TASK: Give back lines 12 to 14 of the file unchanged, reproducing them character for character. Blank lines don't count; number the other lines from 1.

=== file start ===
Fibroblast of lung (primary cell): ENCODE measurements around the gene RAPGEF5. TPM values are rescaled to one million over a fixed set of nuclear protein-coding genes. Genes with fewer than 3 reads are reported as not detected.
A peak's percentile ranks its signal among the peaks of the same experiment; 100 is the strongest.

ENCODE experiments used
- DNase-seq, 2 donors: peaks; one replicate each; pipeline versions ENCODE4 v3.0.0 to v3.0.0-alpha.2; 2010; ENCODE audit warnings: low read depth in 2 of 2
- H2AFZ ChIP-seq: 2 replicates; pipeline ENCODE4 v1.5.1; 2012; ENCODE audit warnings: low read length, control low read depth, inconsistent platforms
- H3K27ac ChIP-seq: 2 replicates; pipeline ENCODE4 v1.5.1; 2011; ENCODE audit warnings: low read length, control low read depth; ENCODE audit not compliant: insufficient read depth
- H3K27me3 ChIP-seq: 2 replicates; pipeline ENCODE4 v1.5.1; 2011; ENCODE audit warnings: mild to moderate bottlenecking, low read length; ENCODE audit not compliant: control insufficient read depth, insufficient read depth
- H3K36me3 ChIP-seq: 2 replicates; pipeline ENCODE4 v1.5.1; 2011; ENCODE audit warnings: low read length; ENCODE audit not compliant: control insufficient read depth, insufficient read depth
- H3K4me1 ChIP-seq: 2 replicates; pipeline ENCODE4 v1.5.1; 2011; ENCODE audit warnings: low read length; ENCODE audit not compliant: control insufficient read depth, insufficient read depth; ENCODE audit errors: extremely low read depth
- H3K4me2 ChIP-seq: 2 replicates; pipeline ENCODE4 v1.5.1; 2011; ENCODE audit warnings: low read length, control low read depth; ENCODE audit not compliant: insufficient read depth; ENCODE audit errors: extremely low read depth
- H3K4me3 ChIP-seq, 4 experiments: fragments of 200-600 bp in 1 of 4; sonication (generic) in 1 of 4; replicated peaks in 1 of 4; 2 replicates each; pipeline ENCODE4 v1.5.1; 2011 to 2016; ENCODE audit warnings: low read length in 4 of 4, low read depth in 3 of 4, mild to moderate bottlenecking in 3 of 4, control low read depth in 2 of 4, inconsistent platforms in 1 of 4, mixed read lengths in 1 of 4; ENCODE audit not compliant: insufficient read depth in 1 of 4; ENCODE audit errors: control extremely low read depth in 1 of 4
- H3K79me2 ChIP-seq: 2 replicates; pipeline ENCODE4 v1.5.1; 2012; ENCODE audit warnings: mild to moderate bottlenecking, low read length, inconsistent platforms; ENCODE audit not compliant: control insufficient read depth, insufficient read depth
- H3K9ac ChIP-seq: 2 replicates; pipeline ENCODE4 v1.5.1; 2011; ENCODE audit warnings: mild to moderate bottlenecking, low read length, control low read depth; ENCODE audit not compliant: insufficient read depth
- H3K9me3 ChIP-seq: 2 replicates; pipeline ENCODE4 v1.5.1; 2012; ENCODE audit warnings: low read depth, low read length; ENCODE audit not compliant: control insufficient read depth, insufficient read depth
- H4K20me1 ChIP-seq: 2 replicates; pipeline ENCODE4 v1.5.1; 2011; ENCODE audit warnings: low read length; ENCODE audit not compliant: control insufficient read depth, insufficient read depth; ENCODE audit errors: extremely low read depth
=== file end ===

- H3K79me2 ChIP-seq: 2 replicates; pipeline ENCODE4 v1.5.1; 2012; ENCODE audit warnings: mild to moderate bottlenecking, low read length, inconsistent platforms; ENCODE audit not compliant: control insufficient read depth, insufficient read depth
- H3K9ac ChIP-seq: 2 replicates; pipeline ENCODE4 v1.5.1; 2011; ENCODE audit warnings: mild to moderate bottlenecking, low read length, control low read depth; ENCODE audit not compliant: insufficient read depth
- H3K9me3 ChIP-seq: 2 replicates; pipeline ENCODE4 v1.5.1; 2012; ENCODE audit warnings: low read depth, low read length; ENCODE audit not compliant: control insufficient read depth, insufficient read depth